It’s time for 420 in all 50

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Lucy Sloan, Copy editor

Weed should be legal.
That said, I’d like to take the argument for nationwide legalization of recreational use of marijuana to a more rational and objective level. I’ll start by introducing a different drug, one that I’m sure many of my readers have encountered: booze.
Alcohol has been present in our country since its founding, and any government attempts to prohibit it (i.e. 1920-1933) have failed rather miserably. The infallible persistence of legalized alcohol despite its obvious detriments defies logic.
According to the National Institute on Alcohol Abuse and Alcoholism, alcohol is the fourth highest preventable cause of death in the United States, leading to almost 90,000 deaths each year in our country alone.
I do not believe that alcohol should be outlawed, nor do I believe it ever could be. However, when a legal, clearly detrimental substance like alcohol is compared to an illegal drug like marijuana, the logic behind the marijuana laws begins to crumble.
Experts disagree on the number of marijuana related deaths per year, but most sources say it’s much below those caused by alcohol. Furthermore, it is impossible to fatally overdose on weed.
Despite the science that rationalized use of the drug, counterarguments persist.
One of the stronger arguments against weed legalization is that it is believed to be a gateway drug. Users are buying the drug illicitly, therefore gaining exposure to people with connections to other, harsher drugs.
If marijuana were legal, people would be buying it from safe, controlled dispensaries. In a way, by making marijuana legal, users could actually be more shielded from the world of hard drugs.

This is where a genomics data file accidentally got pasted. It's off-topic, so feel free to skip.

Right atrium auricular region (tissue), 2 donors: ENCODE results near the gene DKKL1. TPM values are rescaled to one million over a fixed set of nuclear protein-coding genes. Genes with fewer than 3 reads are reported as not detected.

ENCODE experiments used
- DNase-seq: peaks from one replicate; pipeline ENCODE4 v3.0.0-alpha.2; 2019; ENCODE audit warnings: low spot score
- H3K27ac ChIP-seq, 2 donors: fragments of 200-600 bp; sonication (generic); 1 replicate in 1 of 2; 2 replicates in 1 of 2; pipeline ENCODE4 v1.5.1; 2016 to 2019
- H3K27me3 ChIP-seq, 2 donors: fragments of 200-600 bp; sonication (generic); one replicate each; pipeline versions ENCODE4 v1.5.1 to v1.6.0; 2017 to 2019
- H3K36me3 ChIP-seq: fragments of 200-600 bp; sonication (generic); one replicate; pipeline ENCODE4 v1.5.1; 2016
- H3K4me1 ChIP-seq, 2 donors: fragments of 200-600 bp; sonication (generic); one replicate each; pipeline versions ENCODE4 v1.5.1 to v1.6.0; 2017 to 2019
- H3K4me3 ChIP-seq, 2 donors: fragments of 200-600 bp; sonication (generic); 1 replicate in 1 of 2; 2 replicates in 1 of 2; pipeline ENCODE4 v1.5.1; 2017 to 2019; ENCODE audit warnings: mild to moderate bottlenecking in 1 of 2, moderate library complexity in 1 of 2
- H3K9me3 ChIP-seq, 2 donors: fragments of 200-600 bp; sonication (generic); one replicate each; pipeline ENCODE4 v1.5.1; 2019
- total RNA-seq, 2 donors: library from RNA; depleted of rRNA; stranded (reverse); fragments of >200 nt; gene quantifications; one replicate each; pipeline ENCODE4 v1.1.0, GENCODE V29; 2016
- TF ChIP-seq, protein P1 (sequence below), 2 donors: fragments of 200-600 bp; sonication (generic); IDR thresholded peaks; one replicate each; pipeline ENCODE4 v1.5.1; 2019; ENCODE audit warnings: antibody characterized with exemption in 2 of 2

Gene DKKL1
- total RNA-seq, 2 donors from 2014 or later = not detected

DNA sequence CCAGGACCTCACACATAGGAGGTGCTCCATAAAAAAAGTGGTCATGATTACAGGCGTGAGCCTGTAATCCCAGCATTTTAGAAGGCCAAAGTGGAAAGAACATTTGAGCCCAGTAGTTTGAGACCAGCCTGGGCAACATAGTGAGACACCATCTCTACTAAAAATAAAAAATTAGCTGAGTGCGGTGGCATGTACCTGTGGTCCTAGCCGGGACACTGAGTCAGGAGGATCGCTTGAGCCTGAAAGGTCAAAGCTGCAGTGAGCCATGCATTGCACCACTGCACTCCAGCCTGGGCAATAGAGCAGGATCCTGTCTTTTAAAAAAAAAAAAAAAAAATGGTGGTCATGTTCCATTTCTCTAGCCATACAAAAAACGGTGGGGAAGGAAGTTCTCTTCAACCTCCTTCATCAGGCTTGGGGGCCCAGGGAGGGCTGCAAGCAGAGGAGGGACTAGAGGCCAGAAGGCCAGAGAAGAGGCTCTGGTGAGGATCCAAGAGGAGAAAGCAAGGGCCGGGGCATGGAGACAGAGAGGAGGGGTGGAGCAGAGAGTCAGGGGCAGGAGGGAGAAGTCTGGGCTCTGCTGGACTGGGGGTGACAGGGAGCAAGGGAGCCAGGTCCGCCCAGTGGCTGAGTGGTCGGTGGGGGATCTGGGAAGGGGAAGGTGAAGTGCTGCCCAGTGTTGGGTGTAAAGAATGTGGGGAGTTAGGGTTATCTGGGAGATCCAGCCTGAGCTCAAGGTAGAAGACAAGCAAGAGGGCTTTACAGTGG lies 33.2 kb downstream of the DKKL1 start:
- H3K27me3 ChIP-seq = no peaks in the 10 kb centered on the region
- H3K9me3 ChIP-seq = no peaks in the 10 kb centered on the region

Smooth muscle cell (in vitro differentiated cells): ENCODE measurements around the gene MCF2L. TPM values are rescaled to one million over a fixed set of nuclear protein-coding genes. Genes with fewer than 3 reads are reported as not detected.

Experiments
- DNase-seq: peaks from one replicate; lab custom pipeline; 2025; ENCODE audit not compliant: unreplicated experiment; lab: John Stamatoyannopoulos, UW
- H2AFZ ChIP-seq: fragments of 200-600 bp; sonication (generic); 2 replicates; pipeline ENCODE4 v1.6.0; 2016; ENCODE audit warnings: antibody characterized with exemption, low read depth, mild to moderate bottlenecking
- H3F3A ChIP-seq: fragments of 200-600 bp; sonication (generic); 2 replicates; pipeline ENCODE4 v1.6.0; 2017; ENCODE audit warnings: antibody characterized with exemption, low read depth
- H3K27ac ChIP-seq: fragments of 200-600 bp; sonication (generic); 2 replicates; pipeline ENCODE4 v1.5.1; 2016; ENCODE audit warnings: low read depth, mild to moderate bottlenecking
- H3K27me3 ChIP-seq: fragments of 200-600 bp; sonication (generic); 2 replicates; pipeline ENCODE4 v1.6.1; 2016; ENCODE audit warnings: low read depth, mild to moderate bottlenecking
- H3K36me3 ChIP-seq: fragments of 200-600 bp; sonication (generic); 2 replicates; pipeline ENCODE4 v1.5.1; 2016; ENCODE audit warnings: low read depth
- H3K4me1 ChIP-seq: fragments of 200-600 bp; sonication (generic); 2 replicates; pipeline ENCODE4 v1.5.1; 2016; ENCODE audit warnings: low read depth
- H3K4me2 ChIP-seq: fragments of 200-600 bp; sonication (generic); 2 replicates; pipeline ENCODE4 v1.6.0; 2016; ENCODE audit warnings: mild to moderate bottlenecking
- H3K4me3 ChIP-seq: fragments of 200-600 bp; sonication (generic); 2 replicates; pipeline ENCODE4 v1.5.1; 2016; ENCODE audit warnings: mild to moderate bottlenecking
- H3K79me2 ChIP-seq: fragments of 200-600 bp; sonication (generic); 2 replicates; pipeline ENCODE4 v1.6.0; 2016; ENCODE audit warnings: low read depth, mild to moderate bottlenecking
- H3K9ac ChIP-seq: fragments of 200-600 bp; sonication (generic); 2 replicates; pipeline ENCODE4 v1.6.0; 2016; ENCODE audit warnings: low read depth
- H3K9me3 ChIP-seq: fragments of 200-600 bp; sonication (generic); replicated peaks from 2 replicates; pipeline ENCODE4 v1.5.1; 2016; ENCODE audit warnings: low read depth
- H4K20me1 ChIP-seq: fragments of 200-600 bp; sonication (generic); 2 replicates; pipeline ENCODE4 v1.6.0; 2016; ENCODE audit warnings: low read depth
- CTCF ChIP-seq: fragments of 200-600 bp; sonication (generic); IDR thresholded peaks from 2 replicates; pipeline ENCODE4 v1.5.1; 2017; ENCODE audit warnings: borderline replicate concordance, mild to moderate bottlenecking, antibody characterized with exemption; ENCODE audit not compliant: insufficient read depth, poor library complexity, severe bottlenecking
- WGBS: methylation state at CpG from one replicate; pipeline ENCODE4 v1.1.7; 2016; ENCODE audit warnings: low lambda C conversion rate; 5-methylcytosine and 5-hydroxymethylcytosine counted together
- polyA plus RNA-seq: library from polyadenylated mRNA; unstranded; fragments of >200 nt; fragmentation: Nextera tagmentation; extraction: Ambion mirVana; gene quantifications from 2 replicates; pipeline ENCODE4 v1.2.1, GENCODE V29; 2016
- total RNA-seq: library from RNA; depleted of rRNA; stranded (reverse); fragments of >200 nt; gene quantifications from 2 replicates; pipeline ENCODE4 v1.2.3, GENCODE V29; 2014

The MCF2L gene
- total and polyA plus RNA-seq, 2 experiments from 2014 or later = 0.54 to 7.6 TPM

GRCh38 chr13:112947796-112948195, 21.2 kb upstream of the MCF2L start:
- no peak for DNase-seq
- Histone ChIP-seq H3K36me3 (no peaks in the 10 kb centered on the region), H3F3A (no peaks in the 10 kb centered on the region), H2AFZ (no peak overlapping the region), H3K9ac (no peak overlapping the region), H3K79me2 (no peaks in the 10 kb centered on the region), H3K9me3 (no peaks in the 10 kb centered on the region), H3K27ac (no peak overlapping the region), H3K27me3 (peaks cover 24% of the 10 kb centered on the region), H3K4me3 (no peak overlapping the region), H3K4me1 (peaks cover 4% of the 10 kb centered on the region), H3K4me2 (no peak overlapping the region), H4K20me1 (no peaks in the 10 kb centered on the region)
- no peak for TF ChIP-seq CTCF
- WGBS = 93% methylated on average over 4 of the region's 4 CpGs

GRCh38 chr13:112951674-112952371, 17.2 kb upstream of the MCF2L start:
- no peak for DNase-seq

The implications of the drug’s illegality extend beyond disputed health benefits and detriments.
Marijuana is supposedly equally used by blacks and whites. Despite this, African Americans are almost four times more likely to be arrested because of it, according to the American Civil Liberties Union.
Think about that for a second. There are people in this country who believe that institutionalized racism has been entirely eradicated. Marijuana illegality is one of many flaws in our system that perpetuates unfairness and racism. I could harangue further about the flaws in our law enforcement system, but I digress.
There are a few states where the recreational use of marijuana is legal. While only seven states and the District of Columbia have legalized recreational use of the drug, 25 states and the District of Columbia allow its  use in some form. This election, California, Maine, Massachusetts and Nevada joined the collection of states allowing recreational use of weed.
Colorado was one of the first to legalize, and it has experienced incredible economic benefits from it; in fact, the state had greater tax revenues from marijuana than alcohol in 2014.
The truth of the matter is that weed is accessible in all 50 states, not just Colorado and the six other states where its recreational use is legal.
In Illinois, possession of marijuana is at the very least a civil violation; at most, it’s a felony. Possession of marijuana is also laughably feasible.
If this market is so obstinate, then why doesn’t our government take advantage of it? I’m sure Illinois could use an extra $70 million in tax revenues.
The criminalization of marijuana has contributed to its negative connotation, but my argument isn’t radical. I’m not endorsing underage smoking, nor am I recommending driving under the influence of any drug. I’m simply advocating the example already set by seven of our states for the benefit of our economy and society.